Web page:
September 11, 2001. I remember where I was that day, just like most Americans. It's a day that marks a major event in our lives. Not only do we remember the events of that day but it also marks a point on a time line. As we remember that day we also remember the day before and the day after. The day before represents life as we knew it without fear of terrorism on our shores. The day after represents life as we now know it, with a loss of innocence, and an increased concern for our own and our fellow man's well being.
One of the great things about digital cameras is that a certain amount of meta data is stored with each digital photograph. One of the most valuable bits of meta data is the date a photo was taken (assuming you set the date on your camera; -). That date allows you to quickly find photos taken on or about a given date using photo organizing software. So this morning when I wanted to reflect back on the events that happened in my life just prior to 9/11, I just started up Picasa (my photo organizer of choice) and did a search for 2001.
In just a few minutes I was able to scroll through months of family events leading up to September 11, 2001. It was the year my daughter turned 16 so there were pictures of her first boy-girl party, the car we gave her to drive, and some great pictures of her with purple hair (it was all the rage at the time). It was also the summer of our biggest family vacation. There are hundreds of pictures taken on our month-long drive across the country and back again… Mining for diamonds in Arkansas, eating barbecue at Billy Bob's in Ft Worth, Texas, touring the Alamo in San Antonio, hanging out at the resort in Phoenix, touring the stars' homes in Hollywood, walking the beach in Monterey, the 4th of July fireworks over Fisherman's Wharf in San Francisco, touring the venues under construction for the 2002 winter Olympics in Park City, Utah, and dining at a sidewalk cafe just outside Denver surrounded by the beautiful Rocky Mountains. It was the best vacation ever. On September 10, we celebrated my son's 11th birthday. There were two babies born in the family that summer so the photos from my son's birthday party are also filled with the faces of his new cousins. Life was good. Very, very good.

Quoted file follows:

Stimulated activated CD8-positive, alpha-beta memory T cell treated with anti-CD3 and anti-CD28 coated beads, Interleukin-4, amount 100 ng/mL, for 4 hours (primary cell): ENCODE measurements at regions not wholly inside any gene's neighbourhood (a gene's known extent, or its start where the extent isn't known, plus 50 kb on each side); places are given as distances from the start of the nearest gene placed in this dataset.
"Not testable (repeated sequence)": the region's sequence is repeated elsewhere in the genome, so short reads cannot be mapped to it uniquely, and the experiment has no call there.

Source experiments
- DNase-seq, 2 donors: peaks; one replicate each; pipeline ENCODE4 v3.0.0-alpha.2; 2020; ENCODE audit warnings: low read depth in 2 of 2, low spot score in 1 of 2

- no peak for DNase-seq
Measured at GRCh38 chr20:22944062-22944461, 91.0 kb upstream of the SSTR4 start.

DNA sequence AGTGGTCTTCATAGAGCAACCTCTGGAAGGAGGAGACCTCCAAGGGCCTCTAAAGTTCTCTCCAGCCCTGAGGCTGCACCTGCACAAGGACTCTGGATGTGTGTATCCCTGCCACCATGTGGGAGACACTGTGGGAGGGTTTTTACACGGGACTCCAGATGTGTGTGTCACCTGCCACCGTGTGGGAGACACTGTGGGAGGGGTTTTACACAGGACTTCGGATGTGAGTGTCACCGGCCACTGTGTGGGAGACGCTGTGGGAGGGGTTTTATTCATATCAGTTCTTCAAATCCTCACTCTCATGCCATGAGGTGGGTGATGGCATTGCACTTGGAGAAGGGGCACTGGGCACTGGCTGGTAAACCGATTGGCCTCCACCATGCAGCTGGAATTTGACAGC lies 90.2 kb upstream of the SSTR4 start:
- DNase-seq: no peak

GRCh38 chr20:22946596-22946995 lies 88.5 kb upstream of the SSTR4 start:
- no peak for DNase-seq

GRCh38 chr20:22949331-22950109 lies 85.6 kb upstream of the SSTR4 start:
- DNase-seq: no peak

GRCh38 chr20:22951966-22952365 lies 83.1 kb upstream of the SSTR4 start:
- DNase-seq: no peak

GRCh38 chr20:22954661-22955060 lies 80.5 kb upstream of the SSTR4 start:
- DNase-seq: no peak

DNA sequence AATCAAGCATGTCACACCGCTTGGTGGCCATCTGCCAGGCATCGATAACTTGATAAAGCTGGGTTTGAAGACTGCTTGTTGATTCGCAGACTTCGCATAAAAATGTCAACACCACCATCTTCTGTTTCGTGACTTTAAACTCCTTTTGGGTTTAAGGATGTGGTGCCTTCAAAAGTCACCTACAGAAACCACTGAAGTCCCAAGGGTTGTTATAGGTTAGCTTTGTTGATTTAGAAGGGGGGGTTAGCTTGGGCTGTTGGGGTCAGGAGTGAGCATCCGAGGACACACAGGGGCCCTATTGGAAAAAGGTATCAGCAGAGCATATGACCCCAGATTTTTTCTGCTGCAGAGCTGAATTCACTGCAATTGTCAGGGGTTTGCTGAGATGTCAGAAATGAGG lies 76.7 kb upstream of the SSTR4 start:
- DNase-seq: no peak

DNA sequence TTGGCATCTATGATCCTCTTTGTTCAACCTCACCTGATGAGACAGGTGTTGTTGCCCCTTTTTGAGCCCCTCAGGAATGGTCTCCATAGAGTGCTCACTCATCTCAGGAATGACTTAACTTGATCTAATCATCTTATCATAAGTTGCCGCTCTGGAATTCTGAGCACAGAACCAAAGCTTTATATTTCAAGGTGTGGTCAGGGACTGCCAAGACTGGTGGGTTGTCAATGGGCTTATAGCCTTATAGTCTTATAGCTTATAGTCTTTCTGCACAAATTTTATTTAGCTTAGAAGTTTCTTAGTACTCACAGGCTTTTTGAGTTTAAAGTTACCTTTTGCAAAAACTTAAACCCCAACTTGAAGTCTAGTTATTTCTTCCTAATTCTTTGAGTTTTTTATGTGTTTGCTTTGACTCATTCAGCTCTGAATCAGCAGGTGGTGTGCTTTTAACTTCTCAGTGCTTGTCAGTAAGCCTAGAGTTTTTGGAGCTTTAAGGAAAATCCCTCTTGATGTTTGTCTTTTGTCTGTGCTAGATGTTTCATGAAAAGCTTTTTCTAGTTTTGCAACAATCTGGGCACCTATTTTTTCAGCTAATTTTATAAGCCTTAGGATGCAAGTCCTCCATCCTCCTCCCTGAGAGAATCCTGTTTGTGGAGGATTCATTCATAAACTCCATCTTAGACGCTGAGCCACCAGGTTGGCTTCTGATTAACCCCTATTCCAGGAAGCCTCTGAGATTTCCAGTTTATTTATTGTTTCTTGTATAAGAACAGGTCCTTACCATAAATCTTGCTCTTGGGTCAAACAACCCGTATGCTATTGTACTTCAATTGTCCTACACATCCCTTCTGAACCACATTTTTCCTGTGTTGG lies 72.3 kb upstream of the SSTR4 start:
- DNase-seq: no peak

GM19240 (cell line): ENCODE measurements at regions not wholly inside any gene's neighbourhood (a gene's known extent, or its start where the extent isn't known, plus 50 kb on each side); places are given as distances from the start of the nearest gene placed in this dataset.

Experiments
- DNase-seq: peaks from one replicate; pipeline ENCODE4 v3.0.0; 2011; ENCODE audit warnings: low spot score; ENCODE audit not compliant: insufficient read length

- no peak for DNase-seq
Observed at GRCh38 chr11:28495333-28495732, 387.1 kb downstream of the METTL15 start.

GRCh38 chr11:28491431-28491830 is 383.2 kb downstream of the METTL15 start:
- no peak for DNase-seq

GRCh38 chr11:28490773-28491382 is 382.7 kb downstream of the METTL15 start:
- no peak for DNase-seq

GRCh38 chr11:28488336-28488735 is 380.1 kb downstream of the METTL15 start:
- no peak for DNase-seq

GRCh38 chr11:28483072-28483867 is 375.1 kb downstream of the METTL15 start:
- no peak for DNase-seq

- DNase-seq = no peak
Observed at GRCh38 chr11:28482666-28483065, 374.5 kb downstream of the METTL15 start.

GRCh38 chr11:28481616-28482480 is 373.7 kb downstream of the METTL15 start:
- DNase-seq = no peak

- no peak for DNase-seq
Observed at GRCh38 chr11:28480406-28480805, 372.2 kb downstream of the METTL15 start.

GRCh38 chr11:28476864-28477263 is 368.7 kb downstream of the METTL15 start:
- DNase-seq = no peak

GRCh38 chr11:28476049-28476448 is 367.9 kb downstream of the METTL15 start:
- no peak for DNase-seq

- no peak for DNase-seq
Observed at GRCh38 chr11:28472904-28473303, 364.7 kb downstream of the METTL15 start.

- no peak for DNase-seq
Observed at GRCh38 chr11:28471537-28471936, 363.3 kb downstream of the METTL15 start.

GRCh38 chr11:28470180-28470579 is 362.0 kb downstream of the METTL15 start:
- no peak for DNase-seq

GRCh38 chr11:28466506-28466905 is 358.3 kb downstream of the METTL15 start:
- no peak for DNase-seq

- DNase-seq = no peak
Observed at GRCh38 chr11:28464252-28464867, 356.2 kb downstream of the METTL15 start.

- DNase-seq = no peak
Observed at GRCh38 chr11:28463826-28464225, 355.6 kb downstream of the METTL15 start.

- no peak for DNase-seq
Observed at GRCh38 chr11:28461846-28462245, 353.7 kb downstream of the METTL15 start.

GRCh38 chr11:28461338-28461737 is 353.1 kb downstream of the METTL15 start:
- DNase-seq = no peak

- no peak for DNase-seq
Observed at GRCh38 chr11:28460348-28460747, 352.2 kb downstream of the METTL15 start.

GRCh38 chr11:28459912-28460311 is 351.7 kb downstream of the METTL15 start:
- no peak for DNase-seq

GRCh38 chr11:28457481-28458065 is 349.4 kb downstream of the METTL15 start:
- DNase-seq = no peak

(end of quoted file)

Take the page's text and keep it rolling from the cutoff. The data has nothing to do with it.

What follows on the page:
On the morning of September 11 the weather was absolutely beautiful here in Michigan. I remember blue skies and mild temperatures. I had an 8:30 AM appointment to get my teeth cleaned at the dentist's office and I was in the dentist's chair when the first plane struck the world trade center. I remember walking out of the examining room and seeing the waiting room filled with people, everyone looking up at the television. The receptionists were there, the dentist was there, the hygienists were there, and some patients were there. I remember asking," what's going on?", and someone answered, "a plane just hit the world trade center in New York".
I remember feeling puzzled. I just assumed that a small private plane had veered off course and crashed into a tall building. I couldn't figure out why everyone was standing around watching the television. I didn't feel an immediate sense of alarm or fear… just puzzled over people's reaction. One of the receptionists came over and checked me out after setting an appointment for six months later. I left the building and got into my truck and immediately turned on our local "all news all the time" station, WWJ am Detroit. Within less than a minute I knew the taste of fear.
The drive home took about 20 minutes and by the time I got to my house I was very frightened. As early news stories often are sketchy, I still didn't understand just what was going on. By then the second plane had hit the world trade center and the first report of the plane hitting the pentagon had come in. I knew that these events were not accidents. But it wasn't until I got home and turned on CNN that I realized what was really happening. My country, the place I always felt safe, was under attack.